The nest was dangling 30 feet over the street in a south-side neighborhood invaded by a swarm of bees.
But the city crew who went out to the 1900 block of Ann Arbor street told neighbors it was not their problem to remove the hive.Even though the bee hive was over the street, the tree was on the property of one of the homeowners.So the homeowner was responsible.
The hive started out as a plastic bag that had become trapped in the tree's branches. Neighbors said after the leaves started falling they noticed the bag turned into a giant hive with thousands of bees buzzing the area.
Neighbors said the owner of the property was in chemotherapy for cancer and didn t have the means to get the hive down.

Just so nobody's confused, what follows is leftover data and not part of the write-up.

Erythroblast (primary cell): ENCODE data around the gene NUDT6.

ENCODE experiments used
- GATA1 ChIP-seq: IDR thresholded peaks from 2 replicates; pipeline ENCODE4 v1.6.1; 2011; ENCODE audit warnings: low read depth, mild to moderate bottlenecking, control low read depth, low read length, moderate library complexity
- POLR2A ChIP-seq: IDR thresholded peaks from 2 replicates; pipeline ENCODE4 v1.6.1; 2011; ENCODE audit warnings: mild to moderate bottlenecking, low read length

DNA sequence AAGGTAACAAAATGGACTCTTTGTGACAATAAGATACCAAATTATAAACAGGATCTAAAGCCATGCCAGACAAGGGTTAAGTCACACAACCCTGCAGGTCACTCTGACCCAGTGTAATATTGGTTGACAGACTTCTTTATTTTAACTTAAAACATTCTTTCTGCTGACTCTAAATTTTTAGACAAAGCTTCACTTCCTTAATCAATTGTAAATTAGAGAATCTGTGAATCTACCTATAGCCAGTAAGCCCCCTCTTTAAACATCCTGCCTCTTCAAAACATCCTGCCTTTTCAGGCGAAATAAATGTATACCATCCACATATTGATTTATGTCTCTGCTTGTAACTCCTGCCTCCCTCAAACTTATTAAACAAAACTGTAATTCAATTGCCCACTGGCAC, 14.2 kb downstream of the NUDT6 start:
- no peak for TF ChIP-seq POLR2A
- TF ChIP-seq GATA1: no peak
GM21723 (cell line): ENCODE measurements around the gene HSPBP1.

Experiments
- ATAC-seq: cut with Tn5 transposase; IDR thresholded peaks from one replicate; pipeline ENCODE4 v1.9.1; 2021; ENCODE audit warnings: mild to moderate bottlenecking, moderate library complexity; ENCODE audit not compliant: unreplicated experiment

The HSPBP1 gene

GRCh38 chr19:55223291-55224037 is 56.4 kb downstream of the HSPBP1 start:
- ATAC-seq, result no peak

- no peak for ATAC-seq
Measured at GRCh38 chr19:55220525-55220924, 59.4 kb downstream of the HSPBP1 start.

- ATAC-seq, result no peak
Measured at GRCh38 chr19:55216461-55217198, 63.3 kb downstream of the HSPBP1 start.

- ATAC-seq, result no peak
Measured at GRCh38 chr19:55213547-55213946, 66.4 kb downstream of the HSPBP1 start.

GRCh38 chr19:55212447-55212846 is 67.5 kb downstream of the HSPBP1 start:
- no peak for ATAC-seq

So, the health department had a change of heart and planned to take the hive down anyway.That was until a pest control company decided to donate their services and tackle the hive.
Stinger pest control said they heard about the hive from news reports and offered their help.They cut the branch and the rugby-football-size hive came down right into a garbage bag.
The two technicians quickly sprayed a pesticide in the bag and tied it up. They said these insects were Mexican wasps that can be very dangerous.
They do produce a honey, but we don t recommend that you eat it, offered Carlos Espinoza of Stinger Pest Control. It s not very tasty, and it can be poisonous in some situations.The other thing about them is if they are disturbed they can be very, very aggressive.
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